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Interview with Tricia Goyer

Tricia’s contemporary and historical novels feature strong women overcoming great challenges. She recreates historic wartime eras with precise detail through perseverant and comprehensive research. Tricia speaks to groups interested in these eras, with the intention of preserving and honoring the memory of the men and women who served.

She is a beloved author of Amish fiction, as well, writing the Big Sky and Seven Brides for Seven Bachelors Series. Tricia is also the visionary force behind the website Not Quite Amish. Inspired by the writing process of her Amish releases, she wanted to create a community where Amish and simple living experts can become contributors. Launched in the fall of 2012, the Not Quite Amish lifestyle blog features daily posts about recipes, repurposing, simple style, beautifying the home, sewing, Amish proverbs, and more. In addition to featuring more than fifteen regular contributors, readers are also encouraged to submit ideas, questions, and posts for topics they’d like to see written about.

Tricia also posts regularly at her personal blog and is a contributor to other family and homeschooling blogs, such as The Better Mom. In 2010, she was selected as one of the Top 20 Moms to Follow on Twitter by Throughout the past ten years, Tricia has been interviewed by numerous national TV and radio programs and magazines.

What message do you hope readers take away from this book?

Made with Love is set in an Amish community in Pinecraft, Florida. My main character, Lovina, longs to open a pie shop of her own. The theme of the book is “following the dreams God places in your heart.” Even though there are many obstacles, Lovina discovers God has more planned for her than she imagined. I hope that readers will take a look at their own deep-seated dreams and being willing to take steps of faith to follow God.

Reflecting back, what do you see as most significant to your publication journey?
My first novel was published in 2003, but I first began writing in 1994. I worked at it for so many years with little results. I wanted to be published for many reasons; mainly, I wanted to prove myself. I'd been a teen mom in high school, and I wanted to prove that I could make something of my life. That wasn't the right reason to seek publication. As I grew in my relationship with God, everything changed. I wanted to write for His glory, and I wanted to use the talents He gave me. That's when I relinquished my dream to Him. It still took a while for my first book to be published, but my heart changed where it mattered most.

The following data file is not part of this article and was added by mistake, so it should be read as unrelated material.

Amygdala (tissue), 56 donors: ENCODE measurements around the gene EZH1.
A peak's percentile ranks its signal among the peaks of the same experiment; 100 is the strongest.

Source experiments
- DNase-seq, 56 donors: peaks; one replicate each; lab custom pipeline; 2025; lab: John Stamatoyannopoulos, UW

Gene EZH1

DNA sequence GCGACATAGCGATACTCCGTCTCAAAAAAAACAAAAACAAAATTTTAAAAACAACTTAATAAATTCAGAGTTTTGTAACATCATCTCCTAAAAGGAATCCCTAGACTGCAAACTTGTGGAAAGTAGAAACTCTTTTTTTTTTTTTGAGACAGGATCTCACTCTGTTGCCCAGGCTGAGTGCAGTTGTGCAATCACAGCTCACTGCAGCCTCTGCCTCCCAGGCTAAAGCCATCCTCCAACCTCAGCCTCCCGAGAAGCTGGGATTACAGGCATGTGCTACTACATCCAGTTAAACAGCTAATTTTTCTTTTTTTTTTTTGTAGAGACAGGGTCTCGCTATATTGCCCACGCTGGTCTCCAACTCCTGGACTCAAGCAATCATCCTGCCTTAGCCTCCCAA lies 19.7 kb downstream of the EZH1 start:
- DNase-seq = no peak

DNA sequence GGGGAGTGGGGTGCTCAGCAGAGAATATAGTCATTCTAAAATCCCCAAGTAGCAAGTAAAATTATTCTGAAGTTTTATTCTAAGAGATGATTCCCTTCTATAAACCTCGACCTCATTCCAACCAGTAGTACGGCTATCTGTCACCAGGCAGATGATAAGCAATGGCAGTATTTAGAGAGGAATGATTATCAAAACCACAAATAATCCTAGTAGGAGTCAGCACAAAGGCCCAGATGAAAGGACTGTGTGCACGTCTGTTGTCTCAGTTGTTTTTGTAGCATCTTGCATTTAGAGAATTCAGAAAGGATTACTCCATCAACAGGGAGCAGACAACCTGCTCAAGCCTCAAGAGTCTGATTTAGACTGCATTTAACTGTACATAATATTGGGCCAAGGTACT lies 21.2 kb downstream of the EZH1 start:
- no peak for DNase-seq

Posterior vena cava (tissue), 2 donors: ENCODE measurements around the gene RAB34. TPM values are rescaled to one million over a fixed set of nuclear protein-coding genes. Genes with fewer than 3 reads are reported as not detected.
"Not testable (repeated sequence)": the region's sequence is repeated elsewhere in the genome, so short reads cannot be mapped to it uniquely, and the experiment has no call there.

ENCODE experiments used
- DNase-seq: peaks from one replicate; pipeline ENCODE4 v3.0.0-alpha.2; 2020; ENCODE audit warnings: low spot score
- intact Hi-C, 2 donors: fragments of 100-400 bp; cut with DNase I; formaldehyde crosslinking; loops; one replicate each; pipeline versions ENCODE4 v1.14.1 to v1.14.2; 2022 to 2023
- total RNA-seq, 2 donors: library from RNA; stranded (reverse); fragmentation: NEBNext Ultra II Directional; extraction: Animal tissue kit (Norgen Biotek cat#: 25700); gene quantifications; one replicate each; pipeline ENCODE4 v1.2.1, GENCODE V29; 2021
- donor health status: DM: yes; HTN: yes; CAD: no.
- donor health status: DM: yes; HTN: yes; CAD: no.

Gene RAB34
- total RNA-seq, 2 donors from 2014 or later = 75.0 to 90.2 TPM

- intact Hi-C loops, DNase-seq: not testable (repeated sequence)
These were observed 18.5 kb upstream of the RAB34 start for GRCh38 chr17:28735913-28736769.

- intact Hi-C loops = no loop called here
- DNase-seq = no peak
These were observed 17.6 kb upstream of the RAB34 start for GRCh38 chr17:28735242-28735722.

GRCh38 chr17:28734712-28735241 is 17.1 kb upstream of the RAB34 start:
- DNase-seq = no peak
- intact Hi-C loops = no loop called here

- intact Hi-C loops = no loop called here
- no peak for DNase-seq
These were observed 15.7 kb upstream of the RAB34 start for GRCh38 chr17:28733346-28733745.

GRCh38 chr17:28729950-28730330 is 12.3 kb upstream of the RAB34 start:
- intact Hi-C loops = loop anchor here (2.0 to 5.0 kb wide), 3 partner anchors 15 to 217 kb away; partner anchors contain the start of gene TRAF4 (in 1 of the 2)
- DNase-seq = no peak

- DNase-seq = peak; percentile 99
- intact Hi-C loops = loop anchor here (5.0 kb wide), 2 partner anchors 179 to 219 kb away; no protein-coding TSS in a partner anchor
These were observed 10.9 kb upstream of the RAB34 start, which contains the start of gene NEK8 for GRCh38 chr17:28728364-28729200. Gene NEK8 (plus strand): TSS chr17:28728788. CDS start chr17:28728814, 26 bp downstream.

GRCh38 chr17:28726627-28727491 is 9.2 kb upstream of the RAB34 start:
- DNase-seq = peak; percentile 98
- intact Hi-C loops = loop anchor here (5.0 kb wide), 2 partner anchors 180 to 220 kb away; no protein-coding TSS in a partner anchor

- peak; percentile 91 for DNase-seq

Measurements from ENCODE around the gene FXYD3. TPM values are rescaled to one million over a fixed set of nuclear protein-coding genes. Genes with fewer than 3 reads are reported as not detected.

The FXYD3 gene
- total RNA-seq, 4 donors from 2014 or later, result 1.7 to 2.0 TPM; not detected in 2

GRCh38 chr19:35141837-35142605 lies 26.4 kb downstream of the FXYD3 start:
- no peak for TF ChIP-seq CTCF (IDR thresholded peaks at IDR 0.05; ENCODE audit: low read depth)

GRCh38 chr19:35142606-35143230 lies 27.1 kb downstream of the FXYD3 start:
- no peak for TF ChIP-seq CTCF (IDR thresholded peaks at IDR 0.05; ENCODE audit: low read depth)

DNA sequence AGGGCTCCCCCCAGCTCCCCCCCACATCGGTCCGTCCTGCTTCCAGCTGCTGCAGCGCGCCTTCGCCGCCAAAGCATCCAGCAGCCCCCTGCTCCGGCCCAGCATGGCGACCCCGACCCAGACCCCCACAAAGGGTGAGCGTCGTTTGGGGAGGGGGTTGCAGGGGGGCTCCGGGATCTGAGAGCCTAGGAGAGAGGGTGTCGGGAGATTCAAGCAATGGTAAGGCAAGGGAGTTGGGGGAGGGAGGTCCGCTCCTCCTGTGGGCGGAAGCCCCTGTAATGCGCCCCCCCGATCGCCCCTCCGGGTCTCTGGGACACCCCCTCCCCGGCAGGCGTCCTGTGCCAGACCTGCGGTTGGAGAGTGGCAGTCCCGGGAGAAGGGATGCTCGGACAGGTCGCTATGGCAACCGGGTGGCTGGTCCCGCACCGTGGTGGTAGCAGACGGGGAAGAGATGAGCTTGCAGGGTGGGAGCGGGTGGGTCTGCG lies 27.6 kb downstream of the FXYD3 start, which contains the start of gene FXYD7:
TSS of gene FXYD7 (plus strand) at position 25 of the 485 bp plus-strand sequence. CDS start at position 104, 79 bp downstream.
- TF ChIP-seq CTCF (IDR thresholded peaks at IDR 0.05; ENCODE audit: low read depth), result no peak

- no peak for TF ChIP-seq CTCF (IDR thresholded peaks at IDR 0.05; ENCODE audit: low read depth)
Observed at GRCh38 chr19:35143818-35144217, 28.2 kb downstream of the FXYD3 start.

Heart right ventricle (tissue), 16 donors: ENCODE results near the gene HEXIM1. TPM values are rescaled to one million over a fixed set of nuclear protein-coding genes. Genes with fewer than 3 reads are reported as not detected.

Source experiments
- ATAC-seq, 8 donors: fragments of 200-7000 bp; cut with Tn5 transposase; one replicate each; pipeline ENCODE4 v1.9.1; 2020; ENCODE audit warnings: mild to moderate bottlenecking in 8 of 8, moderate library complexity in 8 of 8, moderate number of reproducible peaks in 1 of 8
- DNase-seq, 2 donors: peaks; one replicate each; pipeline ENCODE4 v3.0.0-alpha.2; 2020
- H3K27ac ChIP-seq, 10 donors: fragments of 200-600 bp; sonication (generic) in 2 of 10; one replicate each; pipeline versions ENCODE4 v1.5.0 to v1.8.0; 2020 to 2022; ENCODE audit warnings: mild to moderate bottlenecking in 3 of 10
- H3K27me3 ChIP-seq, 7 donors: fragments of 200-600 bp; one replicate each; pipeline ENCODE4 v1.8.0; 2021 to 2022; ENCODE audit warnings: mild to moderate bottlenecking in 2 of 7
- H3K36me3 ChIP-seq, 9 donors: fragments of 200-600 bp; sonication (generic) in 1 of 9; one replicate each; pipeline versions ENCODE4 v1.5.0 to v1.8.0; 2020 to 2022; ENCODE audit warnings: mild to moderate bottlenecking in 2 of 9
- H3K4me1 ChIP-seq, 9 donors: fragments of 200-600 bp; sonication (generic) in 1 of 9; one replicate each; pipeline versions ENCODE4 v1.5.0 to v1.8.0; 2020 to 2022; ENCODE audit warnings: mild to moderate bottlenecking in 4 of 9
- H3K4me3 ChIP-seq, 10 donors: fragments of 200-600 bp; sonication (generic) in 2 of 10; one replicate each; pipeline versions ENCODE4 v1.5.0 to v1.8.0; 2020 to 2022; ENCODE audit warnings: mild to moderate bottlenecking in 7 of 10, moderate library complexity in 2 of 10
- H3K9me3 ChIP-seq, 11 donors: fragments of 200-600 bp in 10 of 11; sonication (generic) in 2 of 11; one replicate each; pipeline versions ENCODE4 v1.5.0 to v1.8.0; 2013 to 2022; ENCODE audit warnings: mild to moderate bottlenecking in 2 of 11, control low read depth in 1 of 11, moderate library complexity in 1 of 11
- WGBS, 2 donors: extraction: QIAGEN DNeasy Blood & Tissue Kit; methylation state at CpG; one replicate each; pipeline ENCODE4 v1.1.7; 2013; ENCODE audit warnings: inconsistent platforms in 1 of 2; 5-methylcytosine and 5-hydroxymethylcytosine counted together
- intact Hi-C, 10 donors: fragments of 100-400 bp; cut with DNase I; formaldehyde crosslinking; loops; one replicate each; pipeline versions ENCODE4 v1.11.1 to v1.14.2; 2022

How do your faith and spiritual life play into the picture and affect your storytelling?
All my stories stem from the things that God has shown me in my walk with Him. I couldn't write without Him. I turn to Him for the ideas, for the time to write, and for the messages. And in each of my books, my characters have a spiritual transformation, which means God is present in every one of my books. God has transformed my life so much, and I want this to be a part of every one of my stories.

Who/What spurs you to write? Where do your story and character ideas come from?
Oh, the ideas come from anywhere! I usually read an interesting news article or hear about an interesting place. For my World War II novels, I first heard about the liberation of Mauthausen Concentration Camp when I was on vacation. For my Pinecraft Pie Shop series, I heard about this Amish community in Florida where Amish travel down to the area as snowbirds. The idea fascinated me. After writing dozens and dozens of novels, I still have a stash of ideas to explore.

What is your writing routine? Any quirky habits or must-have snacks?
In the last five years our family has adopted seven children—mostly through foster care. Because of that my writing time has been cut down a lot. I have a babysitter come for 3-4 hours a day and that is my writing time. It makes me really focus when it's time to sit down and write. God's favor has been wonderful, though, because somehow the work gets done!

I don't have quirky habits or must-have snacks, but I do chew Mentos gum. I suppose it helps keep me focused.

What is the funniest thing that has happened to you as an author?
Once I was in Chicago on a trip, and I went shopping at Kohl's. I handed my credit card to the cashier and she said, “Oh, you have the same name as a famous author.” I loved it, and I had to laugh. She was beyond excited when I told her that I wrote those books.

What do you think makes your style of storytelling unique?
One comment that I get often is, “I felt as if I could walk into the story.” I love that my readers feel that the people and places seem real. The World War II veterans who I interviewed told me I brought history to life. And even my Amish friends who read my novels feel I capture their lifestyle well. I can't imagine a great compliment!

What led you to choose the genre in which you write?
I write many genres. I write historical fiction and contemporary romance. I write Amish fiction and mysteries. I love that I can write in any time in history. If a person or event captivates me, I want to write about it!

What do you enjoy doing when you are not writing?
When I'm not writing I'm taking care of my eight children still at home, spending time with my son, daughter-in-law and grandkids, and trying to keep in touch with my daughter who is a missionary in Europe. I also mentor Teen moms is a weekly support group. And when I'm not doing either of those things I love to read!

Any parting words?
I love connecting with readers. Please feel free to connect with me at

Thanks for sharing with us, Tricia!

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